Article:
Course Level
Knowledge Unit
Fundamental Programming Concepts
Collection Item Type

This assignment allows students to gain experience with defining AI search problems and implementing uninformed and informed search algorithms. Students define the search problems for navigating a subway system, requiring them to define the goal test, cost function, and successor function. Students then implement breadth-first search, depth-first search, and A* search. Finally, the assignment requires students to implement a problem in a completely different domain (the 8-puzzle) in order to demonstrate that the search algorithms will work so long as the problem is correctly defined. Students are given data files for the Boston “T” and London “Tube” systems, including functions to parse these data files and build appropriate data structures. This allows students to focus on the search aspects of the problem, rather than implementing the required graph data structures from the raw data.


This assignment was developed for an upper-level AI class where search is the first major topic covered. We announce the assignment as we shift from uninformed search to informed search, allowing two to three weeks to complete the assignment. The assignment contains starter code for both Python and Java. We include both because most of our students have experience in both languages and we want to encourage them to use their preferred language. Adopters could offer support in only one of the two languages without impacting the merits or content of the

As noted above, faculty adopting this assignment may want to change the subway systems used to be more relevant to their students. The Boston subway system was chosen because it is one that our students are somewhat likely to have used themselves. It is also good for debugging, since the hub-and-spoke nature of the system means that there are few paths between any given pair of stations. In contrast, the London system is more complex and has many paths available. Faculty considering replacing either network should consider the new network’s complexity when deciding which network to remove. Adopters should also note that building the data sets for both systems required compiling data from multiple sources; the same would likely be true for any other desired transit network. The readme file in the data folder cites the sources for both datasets.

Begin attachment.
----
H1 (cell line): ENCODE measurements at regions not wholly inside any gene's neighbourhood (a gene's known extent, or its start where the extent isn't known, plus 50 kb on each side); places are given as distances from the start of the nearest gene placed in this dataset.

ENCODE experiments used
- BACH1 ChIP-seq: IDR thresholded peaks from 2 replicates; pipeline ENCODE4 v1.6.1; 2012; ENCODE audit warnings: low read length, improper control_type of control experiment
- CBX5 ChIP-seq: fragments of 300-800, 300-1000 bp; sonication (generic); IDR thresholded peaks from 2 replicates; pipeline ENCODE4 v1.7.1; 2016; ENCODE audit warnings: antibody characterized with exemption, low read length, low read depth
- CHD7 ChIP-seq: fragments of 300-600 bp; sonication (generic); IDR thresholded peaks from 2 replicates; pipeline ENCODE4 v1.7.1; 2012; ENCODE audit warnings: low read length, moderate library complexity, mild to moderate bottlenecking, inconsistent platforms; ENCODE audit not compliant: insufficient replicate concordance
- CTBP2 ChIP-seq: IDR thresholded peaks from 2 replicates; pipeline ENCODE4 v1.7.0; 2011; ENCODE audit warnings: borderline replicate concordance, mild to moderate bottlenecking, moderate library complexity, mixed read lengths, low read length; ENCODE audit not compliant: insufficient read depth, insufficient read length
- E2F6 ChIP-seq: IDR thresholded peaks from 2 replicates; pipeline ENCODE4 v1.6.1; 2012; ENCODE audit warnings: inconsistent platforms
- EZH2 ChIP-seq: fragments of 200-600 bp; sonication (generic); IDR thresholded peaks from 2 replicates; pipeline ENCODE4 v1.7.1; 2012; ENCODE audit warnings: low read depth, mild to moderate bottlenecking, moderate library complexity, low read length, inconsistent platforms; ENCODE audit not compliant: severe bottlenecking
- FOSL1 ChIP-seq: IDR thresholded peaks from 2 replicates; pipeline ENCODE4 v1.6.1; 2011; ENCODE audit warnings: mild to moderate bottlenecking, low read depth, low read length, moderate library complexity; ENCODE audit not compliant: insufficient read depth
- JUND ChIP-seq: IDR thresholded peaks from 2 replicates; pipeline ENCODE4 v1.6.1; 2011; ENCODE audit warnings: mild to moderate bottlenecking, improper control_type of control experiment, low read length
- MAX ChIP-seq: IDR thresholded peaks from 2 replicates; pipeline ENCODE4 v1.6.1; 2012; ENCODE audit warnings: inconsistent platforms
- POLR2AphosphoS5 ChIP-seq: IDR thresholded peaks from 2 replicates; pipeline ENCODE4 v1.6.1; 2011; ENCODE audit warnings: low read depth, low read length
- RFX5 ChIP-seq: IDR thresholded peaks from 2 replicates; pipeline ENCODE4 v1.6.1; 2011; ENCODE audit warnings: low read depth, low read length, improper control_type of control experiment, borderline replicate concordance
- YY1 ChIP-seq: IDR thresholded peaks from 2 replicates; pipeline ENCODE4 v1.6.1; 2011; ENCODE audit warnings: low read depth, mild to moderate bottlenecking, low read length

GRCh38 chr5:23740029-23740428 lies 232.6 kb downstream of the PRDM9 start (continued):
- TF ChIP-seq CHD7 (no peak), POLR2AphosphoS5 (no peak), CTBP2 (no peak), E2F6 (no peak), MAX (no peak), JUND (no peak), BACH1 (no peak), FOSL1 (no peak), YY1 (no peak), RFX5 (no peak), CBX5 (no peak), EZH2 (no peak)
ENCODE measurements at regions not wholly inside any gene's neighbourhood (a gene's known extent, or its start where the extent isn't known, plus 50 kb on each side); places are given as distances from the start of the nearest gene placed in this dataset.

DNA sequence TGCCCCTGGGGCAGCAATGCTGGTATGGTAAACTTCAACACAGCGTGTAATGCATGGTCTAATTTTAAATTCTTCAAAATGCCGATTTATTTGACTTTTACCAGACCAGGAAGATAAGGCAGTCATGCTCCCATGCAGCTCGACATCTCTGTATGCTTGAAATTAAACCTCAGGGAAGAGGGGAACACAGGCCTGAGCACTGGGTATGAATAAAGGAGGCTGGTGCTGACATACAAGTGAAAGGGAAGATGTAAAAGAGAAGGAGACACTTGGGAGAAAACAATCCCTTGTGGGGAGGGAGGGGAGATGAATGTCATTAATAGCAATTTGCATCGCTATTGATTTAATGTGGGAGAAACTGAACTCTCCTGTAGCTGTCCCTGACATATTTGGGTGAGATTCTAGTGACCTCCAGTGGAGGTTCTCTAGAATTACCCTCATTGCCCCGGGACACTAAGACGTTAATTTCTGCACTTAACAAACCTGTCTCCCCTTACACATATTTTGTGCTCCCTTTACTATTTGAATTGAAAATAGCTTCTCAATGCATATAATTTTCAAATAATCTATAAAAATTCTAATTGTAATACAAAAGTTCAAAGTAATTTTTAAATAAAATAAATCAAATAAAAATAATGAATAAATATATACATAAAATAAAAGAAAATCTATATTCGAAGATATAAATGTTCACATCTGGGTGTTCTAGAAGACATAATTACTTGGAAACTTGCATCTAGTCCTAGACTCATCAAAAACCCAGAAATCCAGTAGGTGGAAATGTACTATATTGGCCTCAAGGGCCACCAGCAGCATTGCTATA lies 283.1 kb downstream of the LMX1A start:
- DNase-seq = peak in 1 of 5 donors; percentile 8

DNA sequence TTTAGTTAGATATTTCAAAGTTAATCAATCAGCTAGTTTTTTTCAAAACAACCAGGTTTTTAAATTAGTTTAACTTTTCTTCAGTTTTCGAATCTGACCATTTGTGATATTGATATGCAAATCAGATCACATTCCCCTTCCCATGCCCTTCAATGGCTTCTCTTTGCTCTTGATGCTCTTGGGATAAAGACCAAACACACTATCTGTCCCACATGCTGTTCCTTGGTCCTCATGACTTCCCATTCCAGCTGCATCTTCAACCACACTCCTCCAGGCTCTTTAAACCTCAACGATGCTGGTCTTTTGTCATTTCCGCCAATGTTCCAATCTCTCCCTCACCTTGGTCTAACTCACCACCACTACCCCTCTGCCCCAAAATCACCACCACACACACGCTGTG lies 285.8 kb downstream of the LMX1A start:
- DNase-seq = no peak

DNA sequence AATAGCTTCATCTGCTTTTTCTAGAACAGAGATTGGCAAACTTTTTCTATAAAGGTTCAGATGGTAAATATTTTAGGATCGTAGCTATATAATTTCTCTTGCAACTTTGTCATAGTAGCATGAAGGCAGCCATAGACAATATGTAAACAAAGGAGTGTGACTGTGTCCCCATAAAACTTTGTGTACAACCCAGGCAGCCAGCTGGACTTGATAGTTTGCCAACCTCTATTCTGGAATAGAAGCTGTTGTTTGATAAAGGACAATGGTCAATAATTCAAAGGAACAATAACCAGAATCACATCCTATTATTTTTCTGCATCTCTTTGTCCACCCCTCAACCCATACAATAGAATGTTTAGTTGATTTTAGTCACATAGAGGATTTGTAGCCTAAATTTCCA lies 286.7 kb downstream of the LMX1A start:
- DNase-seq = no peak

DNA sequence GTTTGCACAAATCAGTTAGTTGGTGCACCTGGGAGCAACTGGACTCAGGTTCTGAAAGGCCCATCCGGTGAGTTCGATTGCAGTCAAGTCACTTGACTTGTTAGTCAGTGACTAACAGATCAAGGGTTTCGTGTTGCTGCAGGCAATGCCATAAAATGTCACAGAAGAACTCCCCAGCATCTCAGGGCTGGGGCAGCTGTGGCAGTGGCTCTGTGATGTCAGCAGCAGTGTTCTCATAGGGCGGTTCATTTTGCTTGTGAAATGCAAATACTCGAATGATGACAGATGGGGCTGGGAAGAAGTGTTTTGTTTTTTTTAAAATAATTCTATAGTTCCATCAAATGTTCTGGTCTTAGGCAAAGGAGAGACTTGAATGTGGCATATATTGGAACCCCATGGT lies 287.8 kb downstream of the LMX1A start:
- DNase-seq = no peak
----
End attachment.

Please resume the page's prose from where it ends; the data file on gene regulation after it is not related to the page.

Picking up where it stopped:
Engagement Highlights

This assignment uses Meaningful and Relevant Content. Navigating an unfamiliar transportation system, or more broadly, an unfamiliar city, is a real problem. Students have personal experience using navigation software (e.g. Google Maps). While they likely have used it more for driving directions, faculty can point out that Google provides public transit directions for most major cities, Boston and London included. Navigating a known network is a classic AI problem, and applying uninformed and informed search algorithms to the challenge of navigating a subway system is an example that is readily clear and meaningful to students.

To make this assignment more meaningful to their own students, faculty may want to adopt other transportation networks besides Boston and London. Changing at least one of the subway systems to one that is closer to your school would add meaning to the content. For schools located some distance from a subway system, a small bus system (even an on-campus bus system) would be a reasonable substitute for the Boston network

Engagement Practices Employed

Computer Science Details

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Material Format and Licensing Information

Creative Commons License